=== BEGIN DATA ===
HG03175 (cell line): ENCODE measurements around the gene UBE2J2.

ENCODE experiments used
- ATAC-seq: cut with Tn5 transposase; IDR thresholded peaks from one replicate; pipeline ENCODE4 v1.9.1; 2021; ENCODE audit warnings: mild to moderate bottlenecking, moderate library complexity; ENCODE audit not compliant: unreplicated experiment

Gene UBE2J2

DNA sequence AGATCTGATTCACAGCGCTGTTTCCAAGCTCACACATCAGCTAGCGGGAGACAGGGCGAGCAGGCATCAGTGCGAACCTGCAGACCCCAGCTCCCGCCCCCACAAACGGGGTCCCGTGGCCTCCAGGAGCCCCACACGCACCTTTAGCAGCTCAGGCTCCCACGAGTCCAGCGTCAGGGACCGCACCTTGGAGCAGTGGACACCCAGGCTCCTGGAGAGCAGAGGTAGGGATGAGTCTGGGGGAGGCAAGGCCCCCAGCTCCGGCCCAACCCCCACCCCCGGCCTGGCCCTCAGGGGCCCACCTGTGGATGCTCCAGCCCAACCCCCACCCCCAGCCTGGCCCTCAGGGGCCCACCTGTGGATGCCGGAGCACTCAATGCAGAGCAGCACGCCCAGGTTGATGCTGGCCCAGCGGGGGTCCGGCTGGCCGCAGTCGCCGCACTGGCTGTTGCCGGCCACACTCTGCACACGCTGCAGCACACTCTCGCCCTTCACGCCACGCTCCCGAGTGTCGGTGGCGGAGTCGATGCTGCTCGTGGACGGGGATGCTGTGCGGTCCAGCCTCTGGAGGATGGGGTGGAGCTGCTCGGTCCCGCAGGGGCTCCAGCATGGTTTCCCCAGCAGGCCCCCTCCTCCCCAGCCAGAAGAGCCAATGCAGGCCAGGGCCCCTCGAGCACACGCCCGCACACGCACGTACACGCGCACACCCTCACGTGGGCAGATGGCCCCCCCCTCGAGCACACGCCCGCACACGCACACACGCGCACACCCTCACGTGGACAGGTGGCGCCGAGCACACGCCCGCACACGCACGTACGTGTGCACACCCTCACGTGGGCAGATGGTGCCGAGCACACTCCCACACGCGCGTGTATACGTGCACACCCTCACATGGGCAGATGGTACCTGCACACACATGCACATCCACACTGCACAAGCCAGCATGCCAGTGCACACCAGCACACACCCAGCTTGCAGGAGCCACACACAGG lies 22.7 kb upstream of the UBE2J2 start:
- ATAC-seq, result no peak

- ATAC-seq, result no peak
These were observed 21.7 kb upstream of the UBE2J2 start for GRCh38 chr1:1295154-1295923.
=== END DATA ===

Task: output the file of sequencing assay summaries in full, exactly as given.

HG03175 (cell line): ENCODE measurements around the gene UBE2J2.

ENCODE experiments used
- ATAC-seq: cut with Tn5 transposase; IDR thresholded peaks from one replicate; pipeline ENCODE4 v1.9.1; 2021; ENCODE audit warnings: mild to moderate bottlenecking, moderate library complexity; ENCODE audit not compliant: unreplicated experiment

Gene UBE2J2

DNA sequence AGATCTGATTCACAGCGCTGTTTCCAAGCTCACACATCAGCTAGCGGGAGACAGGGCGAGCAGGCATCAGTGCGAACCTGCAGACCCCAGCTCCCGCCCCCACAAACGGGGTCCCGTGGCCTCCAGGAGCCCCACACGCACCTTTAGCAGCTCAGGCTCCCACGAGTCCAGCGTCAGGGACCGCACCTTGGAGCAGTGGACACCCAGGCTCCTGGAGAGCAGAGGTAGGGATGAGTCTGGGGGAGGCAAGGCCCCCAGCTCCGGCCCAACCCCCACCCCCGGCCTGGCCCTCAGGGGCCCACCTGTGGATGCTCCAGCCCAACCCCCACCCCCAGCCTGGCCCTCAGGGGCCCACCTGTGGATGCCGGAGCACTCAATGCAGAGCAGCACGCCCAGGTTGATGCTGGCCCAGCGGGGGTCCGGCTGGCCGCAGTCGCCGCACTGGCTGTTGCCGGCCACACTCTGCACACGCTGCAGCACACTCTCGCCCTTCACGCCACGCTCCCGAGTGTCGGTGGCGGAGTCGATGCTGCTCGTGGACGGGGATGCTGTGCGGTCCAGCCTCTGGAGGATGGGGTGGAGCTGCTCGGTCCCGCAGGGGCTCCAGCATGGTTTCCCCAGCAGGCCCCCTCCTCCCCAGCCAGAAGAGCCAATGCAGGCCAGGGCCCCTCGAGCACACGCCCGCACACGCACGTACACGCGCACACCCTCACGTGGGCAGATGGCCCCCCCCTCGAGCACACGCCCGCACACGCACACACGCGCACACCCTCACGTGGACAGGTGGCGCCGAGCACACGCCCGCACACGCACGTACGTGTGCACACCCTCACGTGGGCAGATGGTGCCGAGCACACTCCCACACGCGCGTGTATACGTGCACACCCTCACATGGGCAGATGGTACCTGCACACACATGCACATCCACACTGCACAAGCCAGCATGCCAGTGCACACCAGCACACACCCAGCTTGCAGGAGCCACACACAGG lies 22.7 kb upstream of the UBE2J2 start:
- ATAC-seq, result no peak

- ATAC-seq, result no peak
These were observed 21.7 kb upstream of the UBE2J2 start for GRCh38 chr1:1295154-1295923.